Sunday, February 19, 2017
Three helps, when you're working on forgiving
Back to forgiveness, again.
Sometimes I think that when Jesus told Peter that he should forgive seventy-seven times--or seventy times seven times--the point was not so much that people would continue to sin against us, and need to be forgiven many times (although they surely would). Rather, I think the point may have been that as many times as a wrong reoccurs to us, as many times as we remember and feel a twinge of pain, we need to forgive. Again and again and again and again and again and again and again.
Forgiveness is hard. I've written about this many times already. It's hard to forgive when somebody doesn't apologize. It's hard when somebody apologizes, but continues to repeat the offense. It's hard when somebody makes excuses, or transfers the blame back to us. It's hard when the offense was something we feel that we would never do--we know better--and it seems that the offender has absolutely no defense for acting so inappropriately. Forgiveness is hard.
Forgiveness is also necessary. We all need grace. God tells us in His Word that we are to forgive, because He has forgiven us. In God's eyes, sin is is sin. Even what we might consider a very small sin is enough to separate us from fellowship with the Lord. When Jesus died on the cross to pay the price for our sins, He died for the little lie, the selfish attitude, and the stapler stolen from the office desk just as surely as He died for the drug runner, the sex trafficker and the serial murderer. We all struggle with the temptation to consider that our own sins are less offensive, less serious, and that other people's sins are much worse, especially the ones that hurt us. However, Jesus doesn't see it this way. To Jesus, a prideful Pharisee is just as guilty as a cheating tax collector, perhaps even moreso if he refuses to acknowledge his faults. Every sin is fatal if it is not forgiven. Jesus actually said, "If you will not forgive others their sins, my Heavenly Father will not forgive you your sins" (Matthew 6:15). This is awfully serious business. We often talk about how we need to forgive for our own good, which is completely true. We will be miserable as long as we cling to our grudges. But beyond that, beyond the truth that forgiving is a release that is good for us, we need to forgive because God commands us to, and there are dire consequences if we refuse. Forgiveness is necessary.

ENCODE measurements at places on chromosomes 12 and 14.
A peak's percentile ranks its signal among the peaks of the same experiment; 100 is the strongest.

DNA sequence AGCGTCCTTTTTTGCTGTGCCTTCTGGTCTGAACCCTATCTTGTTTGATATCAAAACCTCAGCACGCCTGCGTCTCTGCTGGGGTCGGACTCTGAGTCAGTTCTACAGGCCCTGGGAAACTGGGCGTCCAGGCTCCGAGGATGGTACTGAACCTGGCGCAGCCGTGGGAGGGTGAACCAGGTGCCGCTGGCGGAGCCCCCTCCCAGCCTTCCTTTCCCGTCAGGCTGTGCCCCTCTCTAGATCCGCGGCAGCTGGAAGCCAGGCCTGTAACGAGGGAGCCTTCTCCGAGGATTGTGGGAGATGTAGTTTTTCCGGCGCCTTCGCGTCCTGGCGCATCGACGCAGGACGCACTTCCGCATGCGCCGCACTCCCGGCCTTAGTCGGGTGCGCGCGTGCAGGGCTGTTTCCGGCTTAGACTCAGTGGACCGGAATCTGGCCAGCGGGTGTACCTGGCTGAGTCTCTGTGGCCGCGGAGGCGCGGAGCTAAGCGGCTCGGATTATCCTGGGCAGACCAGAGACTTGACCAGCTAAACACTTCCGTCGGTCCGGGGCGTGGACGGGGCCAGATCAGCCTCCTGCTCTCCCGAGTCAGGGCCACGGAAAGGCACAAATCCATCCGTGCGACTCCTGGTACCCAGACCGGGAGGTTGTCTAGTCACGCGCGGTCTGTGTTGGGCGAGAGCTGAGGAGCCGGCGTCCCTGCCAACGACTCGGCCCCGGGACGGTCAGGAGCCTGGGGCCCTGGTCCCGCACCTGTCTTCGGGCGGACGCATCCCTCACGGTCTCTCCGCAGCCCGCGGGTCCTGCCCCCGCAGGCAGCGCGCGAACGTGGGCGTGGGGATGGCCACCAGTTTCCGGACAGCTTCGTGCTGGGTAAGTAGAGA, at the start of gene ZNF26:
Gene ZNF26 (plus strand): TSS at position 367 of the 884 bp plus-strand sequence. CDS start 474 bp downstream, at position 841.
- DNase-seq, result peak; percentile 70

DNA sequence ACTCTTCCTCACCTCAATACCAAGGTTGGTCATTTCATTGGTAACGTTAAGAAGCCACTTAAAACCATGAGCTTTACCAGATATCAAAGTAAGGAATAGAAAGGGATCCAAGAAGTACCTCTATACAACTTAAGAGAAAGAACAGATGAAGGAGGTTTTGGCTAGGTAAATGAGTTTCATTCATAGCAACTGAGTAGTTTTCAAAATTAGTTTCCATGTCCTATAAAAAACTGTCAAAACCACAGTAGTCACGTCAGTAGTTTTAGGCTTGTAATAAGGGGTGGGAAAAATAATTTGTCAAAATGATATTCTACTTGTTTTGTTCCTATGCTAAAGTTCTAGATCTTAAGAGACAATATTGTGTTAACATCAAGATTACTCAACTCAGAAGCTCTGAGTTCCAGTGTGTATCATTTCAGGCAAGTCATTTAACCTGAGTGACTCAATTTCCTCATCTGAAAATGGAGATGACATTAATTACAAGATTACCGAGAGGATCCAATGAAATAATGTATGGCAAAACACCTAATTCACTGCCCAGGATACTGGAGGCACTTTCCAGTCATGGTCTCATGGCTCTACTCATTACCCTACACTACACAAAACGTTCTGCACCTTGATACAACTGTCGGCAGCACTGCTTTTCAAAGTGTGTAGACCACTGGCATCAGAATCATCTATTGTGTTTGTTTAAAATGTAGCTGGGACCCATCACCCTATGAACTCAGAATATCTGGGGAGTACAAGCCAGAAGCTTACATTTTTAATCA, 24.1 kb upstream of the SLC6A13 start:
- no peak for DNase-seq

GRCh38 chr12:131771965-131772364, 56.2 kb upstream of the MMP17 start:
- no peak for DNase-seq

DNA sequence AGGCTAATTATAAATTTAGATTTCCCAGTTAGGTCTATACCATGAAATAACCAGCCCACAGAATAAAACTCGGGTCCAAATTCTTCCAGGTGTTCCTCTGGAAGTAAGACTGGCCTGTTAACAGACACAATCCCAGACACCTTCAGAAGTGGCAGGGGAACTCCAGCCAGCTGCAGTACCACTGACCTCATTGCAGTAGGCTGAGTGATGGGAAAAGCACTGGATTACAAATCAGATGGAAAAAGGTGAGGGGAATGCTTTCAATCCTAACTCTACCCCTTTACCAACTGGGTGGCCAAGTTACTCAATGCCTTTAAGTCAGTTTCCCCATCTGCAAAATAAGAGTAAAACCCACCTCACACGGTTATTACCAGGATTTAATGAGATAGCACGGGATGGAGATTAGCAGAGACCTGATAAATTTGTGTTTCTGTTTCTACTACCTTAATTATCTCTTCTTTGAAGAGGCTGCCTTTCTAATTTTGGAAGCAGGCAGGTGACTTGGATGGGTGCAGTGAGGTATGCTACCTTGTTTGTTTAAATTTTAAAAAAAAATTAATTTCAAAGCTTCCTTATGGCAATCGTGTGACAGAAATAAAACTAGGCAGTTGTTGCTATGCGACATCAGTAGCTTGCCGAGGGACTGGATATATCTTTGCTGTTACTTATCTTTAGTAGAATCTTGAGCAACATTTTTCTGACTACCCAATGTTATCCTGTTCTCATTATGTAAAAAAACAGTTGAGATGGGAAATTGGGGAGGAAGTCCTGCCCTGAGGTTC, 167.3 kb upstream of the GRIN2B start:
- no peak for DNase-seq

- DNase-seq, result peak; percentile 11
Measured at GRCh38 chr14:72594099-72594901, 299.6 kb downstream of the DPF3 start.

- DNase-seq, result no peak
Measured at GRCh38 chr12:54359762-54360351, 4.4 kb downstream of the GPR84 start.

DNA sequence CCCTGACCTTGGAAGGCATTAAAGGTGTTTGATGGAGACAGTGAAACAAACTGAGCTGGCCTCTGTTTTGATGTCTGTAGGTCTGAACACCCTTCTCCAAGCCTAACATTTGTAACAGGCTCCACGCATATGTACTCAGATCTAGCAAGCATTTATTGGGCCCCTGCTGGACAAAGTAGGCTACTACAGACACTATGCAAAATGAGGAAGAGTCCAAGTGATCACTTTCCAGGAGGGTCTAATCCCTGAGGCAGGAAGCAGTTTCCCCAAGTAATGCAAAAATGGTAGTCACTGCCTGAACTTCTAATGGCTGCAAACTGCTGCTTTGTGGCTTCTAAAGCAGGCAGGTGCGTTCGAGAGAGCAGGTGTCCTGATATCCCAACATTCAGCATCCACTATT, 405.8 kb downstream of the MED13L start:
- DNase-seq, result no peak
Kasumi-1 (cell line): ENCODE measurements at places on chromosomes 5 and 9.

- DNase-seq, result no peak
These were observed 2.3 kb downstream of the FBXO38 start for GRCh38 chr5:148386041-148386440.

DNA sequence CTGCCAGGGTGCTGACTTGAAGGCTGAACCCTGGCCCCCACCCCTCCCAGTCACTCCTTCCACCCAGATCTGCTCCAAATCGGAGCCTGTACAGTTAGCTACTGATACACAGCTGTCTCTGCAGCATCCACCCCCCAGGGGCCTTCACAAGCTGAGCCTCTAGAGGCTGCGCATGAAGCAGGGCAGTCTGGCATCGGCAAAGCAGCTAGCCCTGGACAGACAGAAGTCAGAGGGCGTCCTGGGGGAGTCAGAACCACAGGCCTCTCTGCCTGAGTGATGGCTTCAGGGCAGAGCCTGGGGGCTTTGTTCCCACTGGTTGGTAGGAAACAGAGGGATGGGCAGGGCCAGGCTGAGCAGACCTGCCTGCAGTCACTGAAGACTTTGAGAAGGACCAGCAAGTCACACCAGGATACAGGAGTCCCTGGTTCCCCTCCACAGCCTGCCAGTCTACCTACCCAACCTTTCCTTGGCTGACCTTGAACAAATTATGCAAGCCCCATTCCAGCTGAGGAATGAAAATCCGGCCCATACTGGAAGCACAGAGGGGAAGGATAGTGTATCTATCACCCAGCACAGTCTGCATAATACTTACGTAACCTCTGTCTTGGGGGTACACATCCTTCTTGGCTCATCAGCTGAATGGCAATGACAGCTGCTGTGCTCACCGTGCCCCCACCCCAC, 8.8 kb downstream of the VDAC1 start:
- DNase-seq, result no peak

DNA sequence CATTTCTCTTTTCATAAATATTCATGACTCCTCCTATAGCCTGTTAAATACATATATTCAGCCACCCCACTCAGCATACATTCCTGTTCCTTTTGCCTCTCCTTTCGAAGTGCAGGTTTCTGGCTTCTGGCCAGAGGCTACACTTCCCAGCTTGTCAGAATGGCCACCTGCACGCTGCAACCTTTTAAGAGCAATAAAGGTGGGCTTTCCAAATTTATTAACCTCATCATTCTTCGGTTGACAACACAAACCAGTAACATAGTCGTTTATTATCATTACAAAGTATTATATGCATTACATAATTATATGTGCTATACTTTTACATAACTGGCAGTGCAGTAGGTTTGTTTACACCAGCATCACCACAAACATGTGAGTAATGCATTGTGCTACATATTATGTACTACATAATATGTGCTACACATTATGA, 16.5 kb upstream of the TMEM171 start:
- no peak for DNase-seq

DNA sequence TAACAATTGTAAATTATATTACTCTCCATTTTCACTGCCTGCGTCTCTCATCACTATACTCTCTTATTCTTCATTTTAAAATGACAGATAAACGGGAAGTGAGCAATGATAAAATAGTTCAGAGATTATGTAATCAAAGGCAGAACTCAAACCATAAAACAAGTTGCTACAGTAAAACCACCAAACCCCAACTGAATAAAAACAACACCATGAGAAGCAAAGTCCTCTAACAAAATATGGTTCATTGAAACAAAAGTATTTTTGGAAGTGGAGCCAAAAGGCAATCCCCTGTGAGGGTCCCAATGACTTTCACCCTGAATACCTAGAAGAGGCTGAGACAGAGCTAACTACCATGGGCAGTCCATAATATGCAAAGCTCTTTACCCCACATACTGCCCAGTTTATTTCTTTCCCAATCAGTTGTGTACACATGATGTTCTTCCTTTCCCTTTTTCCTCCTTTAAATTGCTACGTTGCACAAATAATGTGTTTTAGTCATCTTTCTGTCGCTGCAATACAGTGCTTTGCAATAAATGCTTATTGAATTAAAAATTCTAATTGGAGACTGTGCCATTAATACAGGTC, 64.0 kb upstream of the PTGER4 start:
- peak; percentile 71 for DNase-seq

Because forgiveness is both necessary and very difficult, I've come up with three helps, things you can think about and work through if you need to forgive and are having a difficult time with it.
1. Learn this truth: Hurt people hurt people.
When people have been hurt, they often hurt others; it's like dominoes. People who are bullied turn into bullies. People who are abused turn into abusers. People who are neglected do not learn how to show compassion. A person who is having a very difficult day might turn and lash out at someone else, perhaps even a completely innocent party. We can never predict which straw will break the proverbial camel's back. All we know for sure is this: when stress mounts up, at a certain point it breaks a person. (As a corollary, one should try to be a person who alleviates stress, as much as rightfully possible, rather than yet another in the chain of people heaping stress onto someone. If you add to someone's stress, even in a very small way, there is always the chance that it will be your action that becomes the last straw.)
Healthy people do not go around hurting others. Damaged people are the ones who hurt others. You may not see their internal damage. You may be hurt by someone who seems to be much more fortunate than you: stronger, richer, more popular, more beautiful. Think about it, though. People we call "spoiled" are those who have always been catered to, always given their way, always allowed to have what they want. But what do we call them? "Spoiled." Something spoiled is ruined, damaged. What would have been good has gone bad. Some people have been hurt by their upbringing. They were never taught to be sensitive to others, never taught to sacrifice for someone else's good, never taught to be humble, or to listen, or to apologize and make things right. Indulgence itself is a type of hurt because of the bad results it produces. People who have been indulged as children grow up ill-equipped to navigate life, handle disappointments and interact with others. In this way, even seemingly fortunate people can become very insecure, and thus meaner than ever, as they have negative experiences in adult life because of their lacking skills.